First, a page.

Philadelphia Police Commissioner Charles H. Ramsey after meeting regarding law enforcement and community relations in the wake of unrest in Ferguson, Mo., Dec. 1, 2014, in Washington, D.C.
MANDEL NGAN/AFP/Getty Images

When tensions between law enforcement and communities of color rise to a boiling point, President Barack Obama has often, of late, turned to Philadelphia Police Commissioner Charles H. Ramsey, formerly the top cop for Washington, D.C., a 46-year law-enforcement veteran and now CEO of the Police Executive Research Forum.

After the spate of police killings of unarmed black men in 2014, President Obama appointed Ramsey to co-chair the Task Force on 21st-Century Policing. In 90 days the group delivered a 109-page “six-pillar” set of recommendations (pdf) that included independent investigations of police shootings, emphasis on community policing, and better education and training of officers. If all goes as planned, Ramsey could be overseeing a historic revamp of American policing unlike any seen in recent memory.

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The commissioner took a few moments to speak with The Root about those recommendations and more, including recent tragedies in the City of Brotherly Love:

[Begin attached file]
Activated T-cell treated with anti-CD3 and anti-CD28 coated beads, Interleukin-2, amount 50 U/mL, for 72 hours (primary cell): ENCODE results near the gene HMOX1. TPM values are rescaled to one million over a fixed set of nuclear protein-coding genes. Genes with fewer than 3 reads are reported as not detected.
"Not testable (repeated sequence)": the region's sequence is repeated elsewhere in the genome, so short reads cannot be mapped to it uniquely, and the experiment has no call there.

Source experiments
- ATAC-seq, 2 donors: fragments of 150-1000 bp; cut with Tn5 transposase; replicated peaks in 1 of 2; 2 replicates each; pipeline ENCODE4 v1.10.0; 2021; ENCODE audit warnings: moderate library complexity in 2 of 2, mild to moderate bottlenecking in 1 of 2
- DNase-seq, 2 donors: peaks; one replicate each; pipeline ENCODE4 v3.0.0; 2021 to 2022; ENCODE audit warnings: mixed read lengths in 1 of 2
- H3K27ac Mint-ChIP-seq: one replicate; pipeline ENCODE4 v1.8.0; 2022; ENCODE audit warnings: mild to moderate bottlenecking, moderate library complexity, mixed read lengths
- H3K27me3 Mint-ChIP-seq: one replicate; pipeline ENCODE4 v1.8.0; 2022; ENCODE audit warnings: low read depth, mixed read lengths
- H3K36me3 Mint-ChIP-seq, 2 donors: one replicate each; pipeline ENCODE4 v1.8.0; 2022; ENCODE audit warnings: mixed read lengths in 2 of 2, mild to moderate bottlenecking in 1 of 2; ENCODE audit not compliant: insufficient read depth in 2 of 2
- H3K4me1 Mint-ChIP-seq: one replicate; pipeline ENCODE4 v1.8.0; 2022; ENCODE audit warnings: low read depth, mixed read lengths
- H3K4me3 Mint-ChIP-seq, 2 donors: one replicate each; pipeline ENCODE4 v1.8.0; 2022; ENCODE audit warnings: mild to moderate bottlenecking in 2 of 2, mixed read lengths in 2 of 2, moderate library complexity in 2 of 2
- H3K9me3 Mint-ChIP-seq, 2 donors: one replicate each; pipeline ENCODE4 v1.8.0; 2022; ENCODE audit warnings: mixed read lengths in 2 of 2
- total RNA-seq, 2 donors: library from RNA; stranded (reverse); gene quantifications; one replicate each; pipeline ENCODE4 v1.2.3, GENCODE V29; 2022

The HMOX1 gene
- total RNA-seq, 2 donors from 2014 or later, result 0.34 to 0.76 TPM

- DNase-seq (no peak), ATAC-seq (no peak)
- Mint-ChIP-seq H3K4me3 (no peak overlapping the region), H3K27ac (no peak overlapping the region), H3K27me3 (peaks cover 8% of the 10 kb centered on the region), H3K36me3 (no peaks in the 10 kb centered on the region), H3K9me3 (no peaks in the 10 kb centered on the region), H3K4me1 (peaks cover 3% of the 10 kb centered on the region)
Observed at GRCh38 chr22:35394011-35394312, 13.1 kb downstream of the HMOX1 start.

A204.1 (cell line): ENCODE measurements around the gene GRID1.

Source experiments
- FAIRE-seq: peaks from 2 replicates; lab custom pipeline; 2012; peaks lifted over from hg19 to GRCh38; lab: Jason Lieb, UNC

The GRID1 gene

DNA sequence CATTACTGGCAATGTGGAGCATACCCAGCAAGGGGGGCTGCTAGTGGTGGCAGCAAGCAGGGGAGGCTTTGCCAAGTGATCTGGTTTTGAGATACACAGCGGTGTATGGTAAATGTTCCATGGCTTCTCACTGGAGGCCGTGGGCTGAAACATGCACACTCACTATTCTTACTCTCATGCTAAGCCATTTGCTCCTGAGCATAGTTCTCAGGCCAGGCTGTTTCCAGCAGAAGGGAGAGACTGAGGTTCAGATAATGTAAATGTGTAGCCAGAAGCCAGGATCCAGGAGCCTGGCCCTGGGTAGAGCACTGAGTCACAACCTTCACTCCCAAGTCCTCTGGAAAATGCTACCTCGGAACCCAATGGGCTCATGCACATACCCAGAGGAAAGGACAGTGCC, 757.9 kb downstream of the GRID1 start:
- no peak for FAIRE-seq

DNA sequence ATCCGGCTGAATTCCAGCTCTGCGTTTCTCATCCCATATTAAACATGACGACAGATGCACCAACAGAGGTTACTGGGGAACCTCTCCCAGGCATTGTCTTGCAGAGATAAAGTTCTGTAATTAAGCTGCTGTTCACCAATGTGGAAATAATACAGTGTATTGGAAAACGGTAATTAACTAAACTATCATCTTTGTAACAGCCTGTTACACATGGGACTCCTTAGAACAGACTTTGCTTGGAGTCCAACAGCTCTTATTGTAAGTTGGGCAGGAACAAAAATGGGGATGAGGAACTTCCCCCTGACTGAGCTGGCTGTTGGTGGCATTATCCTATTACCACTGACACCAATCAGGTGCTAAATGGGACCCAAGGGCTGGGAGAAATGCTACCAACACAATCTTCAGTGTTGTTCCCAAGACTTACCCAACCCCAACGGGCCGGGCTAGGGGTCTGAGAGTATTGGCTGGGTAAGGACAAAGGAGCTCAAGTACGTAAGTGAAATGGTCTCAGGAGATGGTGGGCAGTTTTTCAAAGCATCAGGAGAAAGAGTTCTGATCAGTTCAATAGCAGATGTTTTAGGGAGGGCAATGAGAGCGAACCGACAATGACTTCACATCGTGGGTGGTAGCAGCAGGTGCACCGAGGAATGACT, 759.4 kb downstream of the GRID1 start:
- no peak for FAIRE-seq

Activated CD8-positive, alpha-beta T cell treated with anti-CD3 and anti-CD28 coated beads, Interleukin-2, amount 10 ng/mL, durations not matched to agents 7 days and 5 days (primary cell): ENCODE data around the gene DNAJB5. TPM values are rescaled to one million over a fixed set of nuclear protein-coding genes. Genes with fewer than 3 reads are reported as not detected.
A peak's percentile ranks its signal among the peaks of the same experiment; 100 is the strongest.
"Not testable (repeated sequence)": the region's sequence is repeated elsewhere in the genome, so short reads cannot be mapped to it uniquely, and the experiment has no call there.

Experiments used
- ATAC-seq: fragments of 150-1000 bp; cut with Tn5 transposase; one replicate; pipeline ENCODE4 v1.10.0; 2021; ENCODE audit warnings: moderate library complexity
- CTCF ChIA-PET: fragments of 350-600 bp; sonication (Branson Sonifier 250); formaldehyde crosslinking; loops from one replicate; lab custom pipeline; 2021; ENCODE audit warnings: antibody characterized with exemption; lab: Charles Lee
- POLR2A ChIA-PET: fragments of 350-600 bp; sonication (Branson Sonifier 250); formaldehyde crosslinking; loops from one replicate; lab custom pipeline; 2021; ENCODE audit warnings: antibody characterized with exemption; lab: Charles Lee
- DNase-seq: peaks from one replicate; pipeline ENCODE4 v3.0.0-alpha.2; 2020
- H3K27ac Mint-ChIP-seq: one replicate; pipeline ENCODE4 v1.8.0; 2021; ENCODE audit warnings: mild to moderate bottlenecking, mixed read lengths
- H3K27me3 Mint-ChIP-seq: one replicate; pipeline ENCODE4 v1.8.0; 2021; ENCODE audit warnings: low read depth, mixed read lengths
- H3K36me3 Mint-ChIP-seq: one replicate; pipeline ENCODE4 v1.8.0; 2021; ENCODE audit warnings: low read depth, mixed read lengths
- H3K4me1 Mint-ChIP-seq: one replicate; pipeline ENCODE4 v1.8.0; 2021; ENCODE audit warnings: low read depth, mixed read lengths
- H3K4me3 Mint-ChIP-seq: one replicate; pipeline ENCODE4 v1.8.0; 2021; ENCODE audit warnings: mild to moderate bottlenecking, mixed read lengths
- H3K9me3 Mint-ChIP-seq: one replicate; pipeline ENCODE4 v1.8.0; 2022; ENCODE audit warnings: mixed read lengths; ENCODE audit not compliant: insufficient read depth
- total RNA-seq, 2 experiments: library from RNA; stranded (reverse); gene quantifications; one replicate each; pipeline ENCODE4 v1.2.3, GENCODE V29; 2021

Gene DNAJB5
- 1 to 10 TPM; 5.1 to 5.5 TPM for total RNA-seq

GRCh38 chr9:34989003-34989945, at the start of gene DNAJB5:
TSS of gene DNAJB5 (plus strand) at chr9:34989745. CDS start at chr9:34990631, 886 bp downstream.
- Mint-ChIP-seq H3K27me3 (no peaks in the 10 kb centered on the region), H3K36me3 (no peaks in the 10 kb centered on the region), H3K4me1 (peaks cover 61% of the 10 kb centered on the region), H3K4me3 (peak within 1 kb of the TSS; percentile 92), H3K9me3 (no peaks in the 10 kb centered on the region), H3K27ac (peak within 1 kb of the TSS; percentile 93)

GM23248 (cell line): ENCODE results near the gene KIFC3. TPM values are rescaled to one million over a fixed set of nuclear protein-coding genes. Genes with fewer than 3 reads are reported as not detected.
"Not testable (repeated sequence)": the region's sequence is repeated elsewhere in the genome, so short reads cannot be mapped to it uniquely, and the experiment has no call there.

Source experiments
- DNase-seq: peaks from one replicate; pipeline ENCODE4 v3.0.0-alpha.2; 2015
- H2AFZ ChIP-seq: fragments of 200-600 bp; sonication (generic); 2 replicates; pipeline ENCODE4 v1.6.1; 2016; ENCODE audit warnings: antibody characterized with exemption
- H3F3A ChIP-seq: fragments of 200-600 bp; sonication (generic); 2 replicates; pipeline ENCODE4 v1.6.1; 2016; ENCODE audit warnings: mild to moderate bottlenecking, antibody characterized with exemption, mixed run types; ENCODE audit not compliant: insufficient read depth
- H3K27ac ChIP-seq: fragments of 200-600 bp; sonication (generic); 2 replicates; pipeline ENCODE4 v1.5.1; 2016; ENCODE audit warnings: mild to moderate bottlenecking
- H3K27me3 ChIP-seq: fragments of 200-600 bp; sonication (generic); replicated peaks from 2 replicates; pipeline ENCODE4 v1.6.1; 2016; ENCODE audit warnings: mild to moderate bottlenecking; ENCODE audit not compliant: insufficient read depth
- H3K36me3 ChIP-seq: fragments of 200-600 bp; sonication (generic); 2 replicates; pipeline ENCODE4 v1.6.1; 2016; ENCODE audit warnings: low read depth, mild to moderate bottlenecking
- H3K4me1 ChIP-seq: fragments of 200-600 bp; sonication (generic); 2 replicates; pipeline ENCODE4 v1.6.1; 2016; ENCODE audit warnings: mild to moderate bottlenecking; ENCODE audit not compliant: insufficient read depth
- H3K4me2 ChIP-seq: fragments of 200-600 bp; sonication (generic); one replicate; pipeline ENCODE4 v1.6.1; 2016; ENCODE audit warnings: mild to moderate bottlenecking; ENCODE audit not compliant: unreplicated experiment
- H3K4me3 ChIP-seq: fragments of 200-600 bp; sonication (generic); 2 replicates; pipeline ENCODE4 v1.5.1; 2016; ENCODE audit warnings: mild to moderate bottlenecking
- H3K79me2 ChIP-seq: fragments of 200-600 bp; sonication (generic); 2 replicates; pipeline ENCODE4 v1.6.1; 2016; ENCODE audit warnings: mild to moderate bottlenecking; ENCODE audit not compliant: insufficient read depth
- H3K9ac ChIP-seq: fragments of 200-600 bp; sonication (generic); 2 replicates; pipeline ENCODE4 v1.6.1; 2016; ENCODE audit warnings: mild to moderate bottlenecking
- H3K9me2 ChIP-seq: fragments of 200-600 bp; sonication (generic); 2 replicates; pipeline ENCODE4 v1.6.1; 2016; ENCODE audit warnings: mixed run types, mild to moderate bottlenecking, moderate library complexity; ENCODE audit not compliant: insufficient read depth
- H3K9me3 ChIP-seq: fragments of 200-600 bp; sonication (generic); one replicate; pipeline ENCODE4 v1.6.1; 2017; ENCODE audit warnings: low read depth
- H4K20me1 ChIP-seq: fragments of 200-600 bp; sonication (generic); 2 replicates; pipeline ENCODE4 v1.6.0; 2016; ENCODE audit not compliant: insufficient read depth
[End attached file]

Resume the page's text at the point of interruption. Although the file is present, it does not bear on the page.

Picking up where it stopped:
The Root: Task forces in Washington, they come and they go. Some say these recent recommendations lack enforcement teeth …

Charles H. Ramsey: Well, we’re actually working with the White House to find ways to put teeth behind them. They are recommendations—they don’t have the force of law behind them. But certainly there are ways in which we can make state and local departments move in the right direction.

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The areas of training and education are where we’re already seeing movement. Revamping training. Fair and impartial policing. Concepts like procedural justice, legitimacy. These are terms that police chiefs around the country are now using on a regular basis. Use-of-force policies are constantly being reviewed and revamped. Reality-based training is something that really focuses on officers making decisions around using their verbal skills to de-escalate situations.

TR: What about residential requirements? Some legislators have proposed or introduced this concept. Shouldn’t police live where they patrol?

CHR: I don’t see how you can force people to move from point A to point B simply because they have a particular job or a particular assignment. I do believe there can be incentives to have people live in communities they patrol, but I don’t know how you can enforce it. I don’t favor putting anything like that in the report or the recommendations.

We need to work to be sure that no matter where you may be from, and if you’re working or serving in an area where you—perhaps—don’t live in or didn’t grow up in, you have the kind of respect you need to have for the people who do live there. That just takes a person who cares, and that’s what we need to focus on.

TR: But you do agree that the police officer should reflect the complexion or the cultural composition of the communities they are patrolling?

CHR: There should be more diversity in hiring; there’s no question about that.